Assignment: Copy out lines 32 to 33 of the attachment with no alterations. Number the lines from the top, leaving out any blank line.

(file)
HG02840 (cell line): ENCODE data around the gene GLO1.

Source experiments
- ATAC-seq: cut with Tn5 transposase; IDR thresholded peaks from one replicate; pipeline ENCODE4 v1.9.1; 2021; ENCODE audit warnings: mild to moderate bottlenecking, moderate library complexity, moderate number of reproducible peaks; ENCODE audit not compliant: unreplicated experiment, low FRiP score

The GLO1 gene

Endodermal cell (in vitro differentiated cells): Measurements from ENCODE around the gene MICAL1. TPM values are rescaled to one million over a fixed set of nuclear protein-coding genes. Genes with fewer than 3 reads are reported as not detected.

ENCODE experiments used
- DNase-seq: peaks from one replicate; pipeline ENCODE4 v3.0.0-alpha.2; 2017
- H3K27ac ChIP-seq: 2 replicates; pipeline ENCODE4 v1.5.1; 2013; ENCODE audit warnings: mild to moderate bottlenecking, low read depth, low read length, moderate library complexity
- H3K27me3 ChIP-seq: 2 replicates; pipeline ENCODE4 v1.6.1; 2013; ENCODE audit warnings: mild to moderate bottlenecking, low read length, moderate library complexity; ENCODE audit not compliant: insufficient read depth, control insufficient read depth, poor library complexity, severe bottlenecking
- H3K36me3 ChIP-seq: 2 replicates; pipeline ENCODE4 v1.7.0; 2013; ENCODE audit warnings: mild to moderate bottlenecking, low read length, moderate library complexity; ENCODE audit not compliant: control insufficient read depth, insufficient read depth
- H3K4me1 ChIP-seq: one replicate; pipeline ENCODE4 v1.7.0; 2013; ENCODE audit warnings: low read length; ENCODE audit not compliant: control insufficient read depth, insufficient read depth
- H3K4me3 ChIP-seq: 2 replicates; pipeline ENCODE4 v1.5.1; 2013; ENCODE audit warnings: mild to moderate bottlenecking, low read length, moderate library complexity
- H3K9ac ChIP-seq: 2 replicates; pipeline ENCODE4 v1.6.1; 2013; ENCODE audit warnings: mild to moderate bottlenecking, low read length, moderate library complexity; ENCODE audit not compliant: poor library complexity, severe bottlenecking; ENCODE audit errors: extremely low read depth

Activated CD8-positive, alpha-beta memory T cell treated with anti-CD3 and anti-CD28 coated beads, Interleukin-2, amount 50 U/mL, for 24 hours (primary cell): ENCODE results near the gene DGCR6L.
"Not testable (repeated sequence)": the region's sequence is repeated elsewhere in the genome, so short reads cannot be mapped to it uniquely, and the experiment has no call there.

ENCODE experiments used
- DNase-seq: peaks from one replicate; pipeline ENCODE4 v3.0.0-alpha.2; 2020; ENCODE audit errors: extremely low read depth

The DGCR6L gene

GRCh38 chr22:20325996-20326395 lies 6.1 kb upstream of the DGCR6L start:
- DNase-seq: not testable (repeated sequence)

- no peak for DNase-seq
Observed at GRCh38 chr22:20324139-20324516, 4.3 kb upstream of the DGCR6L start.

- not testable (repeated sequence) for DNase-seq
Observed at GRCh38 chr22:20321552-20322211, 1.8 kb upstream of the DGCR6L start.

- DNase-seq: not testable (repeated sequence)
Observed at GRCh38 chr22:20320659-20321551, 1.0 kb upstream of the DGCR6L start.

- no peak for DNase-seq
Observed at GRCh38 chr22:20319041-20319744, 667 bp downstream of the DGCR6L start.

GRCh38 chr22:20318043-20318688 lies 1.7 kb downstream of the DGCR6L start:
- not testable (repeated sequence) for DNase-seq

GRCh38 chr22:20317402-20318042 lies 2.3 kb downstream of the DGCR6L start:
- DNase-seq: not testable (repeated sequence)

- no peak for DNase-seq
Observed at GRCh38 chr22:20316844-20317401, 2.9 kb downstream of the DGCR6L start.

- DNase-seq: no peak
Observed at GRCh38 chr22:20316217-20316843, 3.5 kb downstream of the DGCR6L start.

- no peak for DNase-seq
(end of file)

- DNase-seq: not testable (repeated sequence)

- no peak for DNase-seq